This year, we will miss the colour and gaiety and music that, in normal times, fills the streets of Glastonbury at Beltane on May Day. Now the streets are silent. But in better times, folk come pouring into the Summerlands from far and wide to join the throngs following the red and white dragons as they are drummed through the Jack-in-the-green, leafy lanes, overhung with creamy white may blossoms, and then process up to the Tor.
The Town Crier usually begins the proceedings from the top of the Tor at dawn, in his full green-black-and-gold braided livery, ringing his bell and shouting “God Save the Queen!” But who is the real Queen of the May?
Most won’t be interested in why we celebrate at Maytime and dance around the May Pole on Bushey Coombe – and that’s fine; they just want to enjoy the fun of it all and we hope that they’ll be able to come again, next May. But the following article is for those would like to know more about the deeper meanings for why the dragons are red and white, and what they represent, and who the May Queen really is, and just why Beltane is such a magical time of the year here, so please do read on:
If you’ve ever been lucky enough to find yourself at a theatrical performance of Peter Pan, you’ll know that there is an absolutely heart-stopping moment towards the end, when Tinkerbell is dying. As we sit there watching the tiny winged faery slowly expiring before our eyes, it is explained to us that she can only be brought back to life if we humans believe in faeries again.
The adults are usually frozen in the seats, afflicted as we are by a mixture of cognitive dissonance and social embarrassment. But then suddenly, a young girl will jump to her feet and then a boy leaps up in the gods, and then another and another, and finally there are dozens of tiny tots all standing and waving their arms and professing in their loudest voices that “Yes, I do believe in faeries!” It is a profoundly moving and magical moment – and don’t think for one minute that the real Fae don’t hear those children.
But the character of Tinkerbell leads a potent and magical underlying theme, just as the god Jupiter guides the mythological hero or pilgrim as he goes through is adventures and challenges which lead to total transformation. In alchemy, Jupiter is the god of the metal tin; Tinkerbell is his some time belle when she forms with him an astrological conjunction as Venus who rules Beltane through her governship of Taurus, which is the sun sign in which Beltane falls each year.
Venus helps the hero transform at the point in his trials when he reaches the Underworld, at Sagittarius, which ruled by Jupiter. Here, he has to face his shadow side and reintegrate it into his personality to make himself whole. The playwright J. M. Barrie illustrates this with a metaphorical act when Tinkerbell helps Peter Pan sew his shadow back on again.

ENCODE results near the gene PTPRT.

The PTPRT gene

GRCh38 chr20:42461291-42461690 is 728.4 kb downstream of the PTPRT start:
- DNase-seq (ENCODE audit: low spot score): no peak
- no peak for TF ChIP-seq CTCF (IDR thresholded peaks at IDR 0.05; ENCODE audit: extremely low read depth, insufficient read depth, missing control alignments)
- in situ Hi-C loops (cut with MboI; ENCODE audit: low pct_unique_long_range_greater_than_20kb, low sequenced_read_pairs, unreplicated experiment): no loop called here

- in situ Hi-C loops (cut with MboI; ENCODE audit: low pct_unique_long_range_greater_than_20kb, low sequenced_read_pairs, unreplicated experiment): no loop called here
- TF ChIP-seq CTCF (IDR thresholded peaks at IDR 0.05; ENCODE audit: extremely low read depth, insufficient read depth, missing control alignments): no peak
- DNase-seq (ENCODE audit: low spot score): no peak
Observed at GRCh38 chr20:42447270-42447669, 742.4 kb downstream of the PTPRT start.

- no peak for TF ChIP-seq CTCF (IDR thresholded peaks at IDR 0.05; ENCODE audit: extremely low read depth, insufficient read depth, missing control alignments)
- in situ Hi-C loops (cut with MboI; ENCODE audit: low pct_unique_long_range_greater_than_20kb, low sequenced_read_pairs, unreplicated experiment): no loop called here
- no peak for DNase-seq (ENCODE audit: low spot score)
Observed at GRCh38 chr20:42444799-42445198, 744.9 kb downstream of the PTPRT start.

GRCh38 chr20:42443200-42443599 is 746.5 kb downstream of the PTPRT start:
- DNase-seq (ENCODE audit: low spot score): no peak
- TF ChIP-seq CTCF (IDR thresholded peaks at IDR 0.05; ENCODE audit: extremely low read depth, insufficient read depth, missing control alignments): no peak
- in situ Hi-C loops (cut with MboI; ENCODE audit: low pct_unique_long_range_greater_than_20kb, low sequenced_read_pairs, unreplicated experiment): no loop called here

The meaning of Beltane
The word Beltane is the anglicised form of the Old Irish Beltain and Scottish Gaelic Bealltainn, and it is thought to be derived from the belo-te(p)niâ, meaning “bright fire”, or “bale fire”, which means “white and shining”.
It falls on what’s known as a Celtic quarter day. Some have tried to link these old Celtic quarter days to the midpoint between the equinoxes and the solstices, but actually that doesn’t work astronomically, because Beltane would then need to be on 5th May.
In fact, the timing of Beltane comes from a much older strata of astronomical lore than that of the solar priesthood who built Stonehenge. It comes from those whose calendars were lunar rather than solar, and whose lives were dictated by stellar and planetary movements, and these people are the ancestors of the Irish and the Welsh that we call the Celts.
Beltane marks the time when the white and shining constellation of the Pleiades begins to rise above the horizon. It’s sister fire festival is held on the last day of October, which is now known as Halloween, but to the Celts, it was the festival of Samhain, which takes place when the Pleiades begin to set.
In Ireland, and increasingly now in Scotland, these great stellar fire festivals are being revived. This photo shows the illustrious and upstanding members of the Beltane Fire Society celebrating on Calton Hill in Edinburgh, Scotland.
The good folk of Edinburgh are reviving a custom of the ancient First Peoples to settle these Isles, who believed that fire had a purificatory function, and protected you from malign influences. Even today, this is understood by magicians, alchemists and shamans alike.